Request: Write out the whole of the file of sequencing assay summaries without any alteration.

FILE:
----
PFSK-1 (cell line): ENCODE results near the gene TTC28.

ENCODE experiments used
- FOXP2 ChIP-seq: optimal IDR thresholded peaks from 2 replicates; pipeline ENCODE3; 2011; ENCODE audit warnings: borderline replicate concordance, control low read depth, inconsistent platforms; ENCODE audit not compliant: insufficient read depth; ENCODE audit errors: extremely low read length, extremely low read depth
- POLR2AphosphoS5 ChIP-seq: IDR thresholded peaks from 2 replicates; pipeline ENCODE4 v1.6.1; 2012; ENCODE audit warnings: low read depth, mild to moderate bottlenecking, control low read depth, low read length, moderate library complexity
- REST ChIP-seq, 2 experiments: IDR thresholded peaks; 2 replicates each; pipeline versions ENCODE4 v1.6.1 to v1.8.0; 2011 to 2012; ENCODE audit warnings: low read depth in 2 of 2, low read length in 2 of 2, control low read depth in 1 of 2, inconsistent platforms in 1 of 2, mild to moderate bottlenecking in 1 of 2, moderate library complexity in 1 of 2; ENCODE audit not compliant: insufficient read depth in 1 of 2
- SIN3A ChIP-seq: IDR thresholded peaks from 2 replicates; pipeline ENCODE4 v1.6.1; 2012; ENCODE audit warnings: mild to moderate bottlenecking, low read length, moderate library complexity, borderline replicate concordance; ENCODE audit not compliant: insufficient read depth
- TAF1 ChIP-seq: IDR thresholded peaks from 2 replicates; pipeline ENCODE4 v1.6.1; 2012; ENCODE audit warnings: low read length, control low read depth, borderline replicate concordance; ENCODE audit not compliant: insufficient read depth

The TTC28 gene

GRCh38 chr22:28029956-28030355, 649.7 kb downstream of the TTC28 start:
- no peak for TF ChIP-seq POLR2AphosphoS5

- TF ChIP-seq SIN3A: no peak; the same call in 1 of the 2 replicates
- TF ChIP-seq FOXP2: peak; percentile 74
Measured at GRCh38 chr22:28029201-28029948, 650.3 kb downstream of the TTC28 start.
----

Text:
PFSK-1 (cell line): ENCODE results near the gene TTC28.

ENCODE experiments used
- FOXP2 ChIP-seq: optimal IDR thresholded peaks from 2 replicates; pipeline ENCODE3; 2011; ENCODE audit warnings: borderline replicate concordance, control low read depth, inconsistent platforms; ENCODE audit not compliant: insufficient read depth; ENCODE audit errors: extremely low read length, extremely low read depth
- POLR2AphosphoS5 ChIP-seq: IDR thresholded peaks from 2 replicates; pipeline ENCODE4 v1.6.1; 2012; ENCODE audit warnings: low read depth, mild to moderate bottlenecking, control low read depth, low read length, moderate library complexity
- REST ChIP-seq, 2 experiments: IDR thresholded peaks; 2 replicates each; pipeline versions ENCODE4 v1.6.1 to v1.8.0; 2011 to 2012; ENCODE audit warnings: low read depth in 2 of 2, low read length in 2 of 2, control low read depth in 1 of 2, inconsistent platforms in 1 of 2, mild to moderate bottlenecking in 1 of 2, moderate library complexity in 1 of 2; ENCODE audit not compliant: insufficient read depth in 1 of 2
- SIN3A ChIP-seq: IDR thresholded peaks from 2 replicates; pipeline ENCODE4 v1.6.1; 2012; ENCODE audit warnings: mild to moderate bottlenecking, low read length, moderate library complexity, borderline replicate concordance; ENCODE audit not compliant: insufficient read depth
- TAF1 ChIP-seq: IDR thresholded peaks from 2 replicates; pipeline ENCODE4 v1.6.1; 2012; ENCODE audit warnings: low read length, control low read depth, borderline replicate concordance; ENCODE audit not compliant: insufficient read depth

The TTC28 gene

GRCh38 chr22:28029956-28030355, 649.7 kb downstream of the TTC28 start:
- no peak for TF ChIP-seq POLR2AphosphoS5

- TF ChIP-seq SIN3A: no peak; the same call in 1 of the 2 replicates
- TF ChIP-seq FOXP2: peak; percentile 74
Measured at GRCh38 chr22:28029201-28029948, 650.3 kb downstream of the TTC28 start.